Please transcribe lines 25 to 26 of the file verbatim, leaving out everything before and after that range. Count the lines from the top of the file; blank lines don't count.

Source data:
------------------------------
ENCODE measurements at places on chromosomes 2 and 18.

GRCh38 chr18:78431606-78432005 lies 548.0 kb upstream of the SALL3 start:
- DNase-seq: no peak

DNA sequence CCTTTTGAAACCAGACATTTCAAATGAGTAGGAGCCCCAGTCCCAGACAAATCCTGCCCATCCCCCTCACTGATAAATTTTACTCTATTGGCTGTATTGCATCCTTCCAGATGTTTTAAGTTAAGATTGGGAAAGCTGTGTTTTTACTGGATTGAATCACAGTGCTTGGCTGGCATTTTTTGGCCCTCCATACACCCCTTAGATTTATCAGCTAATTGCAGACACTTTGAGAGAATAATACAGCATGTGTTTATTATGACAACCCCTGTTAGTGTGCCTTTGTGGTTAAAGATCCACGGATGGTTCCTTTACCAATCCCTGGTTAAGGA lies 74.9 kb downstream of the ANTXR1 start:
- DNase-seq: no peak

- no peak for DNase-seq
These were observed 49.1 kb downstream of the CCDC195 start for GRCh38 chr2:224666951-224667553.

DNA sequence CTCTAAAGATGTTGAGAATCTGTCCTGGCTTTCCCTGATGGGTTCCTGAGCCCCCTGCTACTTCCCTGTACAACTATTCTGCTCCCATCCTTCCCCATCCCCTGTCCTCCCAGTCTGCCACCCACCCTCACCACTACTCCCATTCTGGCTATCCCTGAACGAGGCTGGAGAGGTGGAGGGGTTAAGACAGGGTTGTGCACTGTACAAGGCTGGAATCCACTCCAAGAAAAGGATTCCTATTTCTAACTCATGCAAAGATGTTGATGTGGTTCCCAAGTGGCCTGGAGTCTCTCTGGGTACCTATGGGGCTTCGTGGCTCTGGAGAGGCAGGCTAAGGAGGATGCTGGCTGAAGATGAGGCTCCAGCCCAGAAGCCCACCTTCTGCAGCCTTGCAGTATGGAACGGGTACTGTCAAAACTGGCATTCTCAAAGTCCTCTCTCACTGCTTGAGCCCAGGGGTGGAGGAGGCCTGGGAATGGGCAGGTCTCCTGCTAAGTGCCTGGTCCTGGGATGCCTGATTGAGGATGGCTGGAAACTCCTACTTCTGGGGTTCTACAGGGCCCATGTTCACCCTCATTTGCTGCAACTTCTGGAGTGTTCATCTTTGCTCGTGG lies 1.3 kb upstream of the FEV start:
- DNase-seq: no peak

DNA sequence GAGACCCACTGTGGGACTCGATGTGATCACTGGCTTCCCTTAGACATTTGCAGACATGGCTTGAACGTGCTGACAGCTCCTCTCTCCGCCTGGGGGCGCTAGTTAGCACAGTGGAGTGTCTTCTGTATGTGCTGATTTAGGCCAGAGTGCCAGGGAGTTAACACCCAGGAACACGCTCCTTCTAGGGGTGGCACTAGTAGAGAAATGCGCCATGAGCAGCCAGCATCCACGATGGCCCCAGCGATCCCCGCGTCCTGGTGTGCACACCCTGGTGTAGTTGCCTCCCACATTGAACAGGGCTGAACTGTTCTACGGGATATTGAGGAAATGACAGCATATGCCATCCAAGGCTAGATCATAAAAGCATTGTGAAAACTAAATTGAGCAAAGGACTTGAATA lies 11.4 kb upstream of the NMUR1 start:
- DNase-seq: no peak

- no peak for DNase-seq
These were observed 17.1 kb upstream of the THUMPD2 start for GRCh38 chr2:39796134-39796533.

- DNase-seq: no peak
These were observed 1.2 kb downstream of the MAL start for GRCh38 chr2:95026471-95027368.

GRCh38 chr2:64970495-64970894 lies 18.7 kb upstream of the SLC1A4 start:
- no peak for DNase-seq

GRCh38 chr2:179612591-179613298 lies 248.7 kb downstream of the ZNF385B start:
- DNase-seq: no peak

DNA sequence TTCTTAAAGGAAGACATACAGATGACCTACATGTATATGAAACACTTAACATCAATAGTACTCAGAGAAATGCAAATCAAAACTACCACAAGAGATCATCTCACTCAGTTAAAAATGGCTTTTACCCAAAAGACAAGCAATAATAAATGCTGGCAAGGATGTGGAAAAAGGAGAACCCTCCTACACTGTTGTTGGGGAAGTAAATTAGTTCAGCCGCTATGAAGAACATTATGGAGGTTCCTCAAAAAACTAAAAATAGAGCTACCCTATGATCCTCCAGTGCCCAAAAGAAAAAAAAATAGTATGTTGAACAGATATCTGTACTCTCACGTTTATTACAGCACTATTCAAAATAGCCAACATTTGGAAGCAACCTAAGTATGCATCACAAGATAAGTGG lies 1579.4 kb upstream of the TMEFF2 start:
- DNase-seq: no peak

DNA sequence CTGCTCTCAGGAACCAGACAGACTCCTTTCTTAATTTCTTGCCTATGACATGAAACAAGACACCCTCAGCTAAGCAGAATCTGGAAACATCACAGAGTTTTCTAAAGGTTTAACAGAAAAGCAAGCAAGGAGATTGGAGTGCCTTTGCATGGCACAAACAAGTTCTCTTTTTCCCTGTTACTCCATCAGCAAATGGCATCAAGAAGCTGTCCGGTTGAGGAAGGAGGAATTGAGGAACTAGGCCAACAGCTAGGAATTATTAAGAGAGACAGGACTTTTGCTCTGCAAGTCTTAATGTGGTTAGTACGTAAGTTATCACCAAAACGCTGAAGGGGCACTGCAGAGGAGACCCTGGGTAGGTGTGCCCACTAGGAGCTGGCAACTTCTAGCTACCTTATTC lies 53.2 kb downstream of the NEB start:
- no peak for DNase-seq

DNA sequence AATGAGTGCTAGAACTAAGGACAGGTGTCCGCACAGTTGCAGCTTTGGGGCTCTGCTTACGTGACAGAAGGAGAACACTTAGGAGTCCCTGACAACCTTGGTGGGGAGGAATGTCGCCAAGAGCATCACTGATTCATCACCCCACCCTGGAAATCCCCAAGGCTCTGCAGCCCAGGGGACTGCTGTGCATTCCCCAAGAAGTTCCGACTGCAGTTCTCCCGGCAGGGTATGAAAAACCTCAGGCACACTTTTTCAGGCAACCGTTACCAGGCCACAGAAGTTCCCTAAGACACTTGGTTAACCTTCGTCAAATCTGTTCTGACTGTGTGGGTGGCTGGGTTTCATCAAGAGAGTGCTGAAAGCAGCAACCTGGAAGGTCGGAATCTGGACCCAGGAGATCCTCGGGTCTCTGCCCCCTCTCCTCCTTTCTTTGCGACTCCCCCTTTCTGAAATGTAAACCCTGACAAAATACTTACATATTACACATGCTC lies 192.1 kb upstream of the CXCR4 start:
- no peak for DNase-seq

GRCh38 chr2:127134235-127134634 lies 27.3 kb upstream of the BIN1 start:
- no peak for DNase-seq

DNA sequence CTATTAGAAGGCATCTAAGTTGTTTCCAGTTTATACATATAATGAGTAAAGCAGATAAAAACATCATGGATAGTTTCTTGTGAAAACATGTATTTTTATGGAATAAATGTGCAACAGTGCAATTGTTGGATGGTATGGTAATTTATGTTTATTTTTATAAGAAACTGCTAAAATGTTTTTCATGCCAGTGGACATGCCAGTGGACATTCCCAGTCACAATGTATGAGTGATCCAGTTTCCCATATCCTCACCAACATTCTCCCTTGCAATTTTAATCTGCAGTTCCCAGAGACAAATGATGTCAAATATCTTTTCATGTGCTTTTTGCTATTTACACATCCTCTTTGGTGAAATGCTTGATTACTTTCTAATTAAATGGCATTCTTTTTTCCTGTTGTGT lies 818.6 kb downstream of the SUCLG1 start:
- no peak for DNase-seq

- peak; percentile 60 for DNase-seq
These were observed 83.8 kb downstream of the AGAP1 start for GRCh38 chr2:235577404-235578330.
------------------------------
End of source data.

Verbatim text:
- no peak for DNase-seq

GRCh38 chr2:127134235-127134634 lies 27.3 kb upstream of the BIN1 start: